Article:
The commercial real estate market has enjoyed a seven-year bull run. Is it coming to an end? Nationally, in many major U.S. markets, real estate values returned to pre-recession peaks, recovering 28%-30% over the past decade.
Demand in Philadelphia’s multifamily sector is expected to remain strong for the foreseeable future across all submarkets; however, there is considerable supply risk looming on the horizon. Due to the fundamental demand growth in this submarket and, until recently, the relative lull in new construction (with only 500 units delivered in 2015), landlords are able to command very robust increases in rental rates with vacancy rates in 2014 and 2015 trending down to low levels. However, the Center City submarket will deliver just over 2,000 new units in 2016 (which is roughly 11% of existing supply) and another 2,000 units in 2017. Vacancy rates will rise over the next two years as this new supply is absorbed.
The single-family story stands in contrast to the oversupply worries of the commercial multifamily market. While healthy sales are reported in the residential sector, concerns revolve around inventory shortages with scarce labor resulting in rising construction costs. The ongoing, relatively tight mortgage underwriting standards continue to dampen sales in this subsector.
Partly contributing to tight underwriting standards, current interest rate levels present an unfavorable climate for single-family residential mortgage lenders.
In Philadelphia’s retail submarket, new construction is increasing. However, the new supply is meeting demand and we do not foresee oversupply in the Philadelphia retail market. The suburban community, neighborhood centers, and well-anchored centers have strong underlying market fundamentals, as vacancy is trending downward while rental rates are increasing. The extended Center City residential base has been growing rapidly and is projected to increase dramatically for the foreseeable future, spurring CBD retail.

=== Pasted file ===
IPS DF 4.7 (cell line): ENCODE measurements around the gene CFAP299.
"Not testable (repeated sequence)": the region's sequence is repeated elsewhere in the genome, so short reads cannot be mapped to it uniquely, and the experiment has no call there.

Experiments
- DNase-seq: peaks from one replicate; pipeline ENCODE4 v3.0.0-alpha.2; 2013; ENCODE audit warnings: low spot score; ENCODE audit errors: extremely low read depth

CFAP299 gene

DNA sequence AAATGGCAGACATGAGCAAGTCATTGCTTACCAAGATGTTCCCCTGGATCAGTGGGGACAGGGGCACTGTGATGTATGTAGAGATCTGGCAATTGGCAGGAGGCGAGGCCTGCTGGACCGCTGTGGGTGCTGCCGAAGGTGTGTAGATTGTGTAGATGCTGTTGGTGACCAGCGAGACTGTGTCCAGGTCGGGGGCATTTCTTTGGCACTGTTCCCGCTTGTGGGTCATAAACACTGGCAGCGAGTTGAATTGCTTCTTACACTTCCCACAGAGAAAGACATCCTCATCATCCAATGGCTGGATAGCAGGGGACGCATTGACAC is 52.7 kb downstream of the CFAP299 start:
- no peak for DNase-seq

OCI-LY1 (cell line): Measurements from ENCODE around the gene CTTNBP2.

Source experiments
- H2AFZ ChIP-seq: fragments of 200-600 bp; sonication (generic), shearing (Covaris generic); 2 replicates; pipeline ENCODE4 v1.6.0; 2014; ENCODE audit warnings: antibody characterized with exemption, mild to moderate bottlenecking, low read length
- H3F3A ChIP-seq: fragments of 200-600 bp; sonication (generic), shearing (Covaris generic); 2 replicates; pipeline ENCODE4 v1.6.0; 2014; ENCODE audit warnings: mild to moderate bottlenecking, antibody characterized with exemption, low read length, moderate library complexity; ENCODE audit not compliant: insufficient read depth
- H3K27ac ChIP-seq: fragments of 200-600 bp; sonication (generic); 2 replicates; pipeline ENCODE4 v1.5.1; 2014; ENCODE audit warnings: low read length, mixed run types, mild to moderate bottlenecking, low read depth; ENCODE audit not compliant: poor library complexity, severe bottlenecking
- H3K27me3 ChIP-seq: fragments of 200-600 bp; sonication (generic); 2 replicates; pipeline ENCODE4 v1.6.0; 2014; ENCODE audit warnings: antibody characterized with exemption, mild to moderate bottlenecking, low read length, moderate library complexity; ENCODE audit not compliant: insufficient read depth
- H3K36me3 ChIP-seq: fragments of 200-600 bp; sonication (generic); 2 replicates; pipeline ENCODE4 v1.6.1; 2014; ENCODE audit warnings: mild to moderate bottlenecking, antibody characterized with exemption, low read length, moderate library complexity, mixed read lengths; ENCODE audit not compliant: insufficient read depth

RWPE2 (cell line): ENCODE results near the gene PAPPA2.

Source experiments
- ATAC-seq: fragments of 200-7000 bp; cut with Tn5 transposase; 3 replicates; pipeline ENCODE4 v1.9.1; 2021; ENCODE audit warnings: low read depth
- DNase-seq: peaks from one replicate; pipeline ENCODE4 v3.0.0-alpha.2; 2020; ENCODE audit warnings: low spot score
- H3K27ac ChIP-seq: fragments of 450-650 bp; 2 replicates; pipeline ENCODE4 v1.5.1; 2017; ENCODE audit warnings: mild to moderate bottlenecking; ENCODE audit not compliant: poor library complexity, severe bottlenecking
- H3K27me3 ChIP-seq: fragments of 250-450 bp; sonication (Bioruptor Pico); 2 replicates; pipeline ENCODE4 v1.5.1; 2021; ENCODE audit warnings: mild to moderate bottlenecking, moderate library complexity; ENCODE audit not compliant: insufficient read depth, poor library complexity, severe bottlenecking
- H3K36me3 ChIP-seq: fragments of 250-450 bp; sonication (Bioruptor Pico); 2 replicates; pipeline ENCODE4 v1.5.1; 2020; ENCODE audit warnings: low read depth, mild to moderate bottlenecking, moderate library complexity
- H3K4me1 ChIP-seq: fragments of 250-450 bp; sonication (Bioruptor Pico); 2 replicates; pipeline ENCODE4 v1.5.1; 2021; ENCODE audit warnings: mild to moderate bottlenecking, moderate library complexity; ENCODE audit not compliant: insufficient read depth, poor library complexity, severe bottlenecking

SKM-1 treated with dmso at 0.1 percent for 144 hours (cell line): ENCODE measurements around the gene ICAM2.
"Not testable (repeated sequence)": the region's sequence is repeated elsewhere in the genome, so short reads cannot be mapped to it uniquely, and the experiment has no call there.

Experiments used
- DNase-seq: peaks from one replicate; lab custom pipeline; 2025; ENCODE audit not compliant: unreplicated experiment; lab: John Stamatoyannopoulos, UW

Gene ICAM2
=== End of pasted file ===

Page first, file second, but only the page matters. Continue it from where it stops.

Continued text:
Foreign capital made a major splash into Philadelphia office investment in 2016. We anticipate growing investor demand in the CBD office segment for class A core assets. In the suburbs, the market fundamentals are improving overall and are anticipated to moderately improve for the foreseeable future. The Philadelphia region, inclusive of Lehigh Valley, Southern New Jersey, and Central Pennsylvania industrial submarkets, remains a highly desirable market for both investors and space users going into the second half of 2016. Although the year-to-date transactional volume has decreased compared to 2015, we see a burst of recent assets hitting the market or coming under contract. Our findings, mentioned above, are depicted in the accompanying tables, which illustrate the fundamentals of each mentioned Philadelphia submarket.
Joseph D. Pasquarella, MAI, CRE, FRICS is the senior managing director of IRR-Philadelphia.